The Hawaii Supreme Court recently reversed a lower court grant of summary judgment against a 59 year-old job applicant claiming that an employer failed to hire her due to age in violation of Hawaii law.  The employer argued that the plaintiff, who applied for a telephone sales position, was not qualified for the job because she lacked sales experience in the past five years, and the circuit court granted the employer’s motion for summary judgment on those grounds.  In a summary disposition order, the Intermediate Court of Appeals affirmed the circuit court, and the plaintiff further appeale

Employees plan to consider other work opportunities in 2015 in the hope of finding bigger and better opportunities.  According to a CareerBuilder survey conducted late last year, thirty percent of more than three thousand surveyed workers reported that they regularly search for job opportunities despite being employed, and sixteen percent are determined to find a new position by year’s end.  Reasons that workers are looking for new opportunities include the fact that their current position is “just a job” and not a career, because they feel like they are underemployed or overlooked in their

Congratulations, you’ve hired a new employee! Now what? Unfortunately, finding the right candidate is only half the battle of filling a vacancy. The final and most important step of hiring is effectively training for the position and integrating the employee into the company culture.


A recent survey of chief financial officers (CFOs) conducted by Robert Half underscores the importance of making the right hiring decisions.  Of the 2,100 CFOs that participated in the survey, 39 percent identified negative impacts on employee morale as the most significant cost of a bad hiring decision.  According to Paul McDonald, senior executive director for Robert Half, “A poor hire can cause friction as other employees are left to take on extra work and fix projects that weren’t done right the first time.  Bad hiring decisions also can cause staff to question management’s judgment and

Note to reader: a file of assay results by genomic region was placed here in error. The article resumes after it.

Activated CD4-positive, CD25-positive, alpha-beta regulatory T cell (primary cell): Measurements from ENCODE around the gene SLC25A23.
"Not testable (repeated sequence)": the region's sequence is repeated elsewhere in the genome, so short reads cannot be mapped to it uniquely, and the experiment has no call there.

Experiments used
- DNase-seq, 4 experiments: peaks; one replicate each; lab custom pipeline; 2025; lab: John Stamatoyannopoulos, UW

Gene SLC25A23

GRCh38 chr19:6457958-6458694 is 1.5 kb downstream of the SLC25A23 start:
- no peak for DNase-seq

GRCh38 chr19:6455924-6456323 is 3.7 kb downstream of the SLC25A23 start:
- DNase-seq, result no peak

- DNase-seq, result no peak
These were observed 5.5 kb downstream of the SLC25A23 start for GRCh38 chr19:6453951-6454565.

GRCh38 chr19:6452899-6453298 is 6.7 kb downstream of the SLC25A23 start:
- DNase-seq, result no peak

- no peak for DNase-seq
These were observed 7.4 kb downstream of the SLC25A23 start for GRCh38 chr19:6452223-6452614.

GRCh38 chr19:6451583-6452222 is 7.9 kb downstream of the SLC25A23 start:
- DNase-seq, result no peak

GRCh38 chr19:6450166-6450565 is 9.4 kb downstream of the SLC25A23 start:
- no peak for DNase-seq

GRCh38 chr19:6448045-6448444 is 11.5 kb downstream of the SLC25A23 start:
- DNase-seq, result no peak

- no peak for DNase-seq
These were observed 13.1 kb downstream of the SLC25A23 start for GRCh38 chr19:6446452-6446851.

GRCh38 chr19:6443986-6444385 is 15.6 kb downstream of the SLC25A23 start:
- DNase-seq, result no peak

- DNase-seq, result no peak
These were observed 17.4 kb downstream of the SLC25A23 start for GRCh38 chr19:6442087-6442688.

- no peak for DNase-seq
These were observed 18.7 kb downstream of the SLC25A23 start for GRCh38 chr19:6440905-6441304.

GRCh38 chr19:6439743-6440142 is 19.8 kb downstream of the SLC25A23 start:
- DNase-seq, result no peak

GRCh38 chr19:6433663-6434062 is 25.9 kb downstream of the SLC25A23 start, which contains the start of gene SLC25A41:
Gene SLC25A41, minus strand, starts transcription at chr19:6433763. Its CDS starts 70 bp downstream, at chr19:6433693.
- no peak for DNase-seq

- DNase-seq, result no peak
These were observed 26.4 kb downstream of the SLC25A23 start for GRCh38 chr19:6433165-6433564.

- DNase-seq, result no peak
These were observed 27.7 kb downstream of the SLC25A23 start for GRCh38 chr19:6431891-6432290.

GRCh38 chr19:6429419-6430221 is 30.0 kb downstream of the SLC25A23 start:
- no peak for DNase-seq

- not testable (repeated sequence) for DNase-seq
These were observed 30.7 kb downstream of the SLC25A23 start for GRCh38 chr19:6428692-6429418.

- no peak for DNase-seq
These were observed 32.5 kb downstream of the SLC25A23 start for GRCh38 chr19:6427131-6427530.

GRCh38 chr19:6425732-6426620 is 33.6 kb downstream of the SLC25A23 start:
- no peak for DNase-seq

Bad hiring decisions are costly for employers.  They result in losses to productivity and business opportunity, may damage employee morale and can lead to turnover.  To avoid some of the most common mistakes that lead to a bad hire, PI Worldwide, a leader in using workforce analytics to optimize the performance and potential of individuals, teams, and organizations, has compiled the following tips to help managers avoid the most common mistakes that can lead to a bad hire:


Employers continue to screen job applicants on social media platforms and use information they obtain in their hiring decisions, according to a CareerBuilder survey.  Forty-three percent of surveyed employers reported using social media to research applicants, with mixed results.


The disconnect between skills employers need and those that prospective workers possess is increasing, according to a CareerBuilder survey conducted in November.  More than half of surveyed employers reported having open positions for which they cannot find qualified applicants.  Occupational areas hit most heavily include computer and mathematics (71%), architecture  and engineering (70%), management (66%) and health care practitioners and technical occupations (56%).


With increasingly positive economic outlooks for 2014 among private company CEOs, organizations are charting ambitious revenue goals for the year, according to a PwC US study featured in CCH Daily Document Update.  The study, PwC US's Private Company Trendsetter Barometer, reports that 57% of surveyed organizations indicated that they intend to recruit, with a composite goal of a 1.9% increase in workforce size.  The largest recruiting struggle identified, however, will be to find qualified workers with specialized aptitude in STEM areas. 

An employer practice of requiring applicants to undergo “integrity testing” may not violate the EEOC’s Enforcement Guidance on Consideration of Arrest and Conviction Records in Employment Decisions under Title VII of the Civil Rights Act of 1964 or the Americans with Disabilities Act, according to a discussion letter issued by the Equal Employment Opportunity Commission this fall.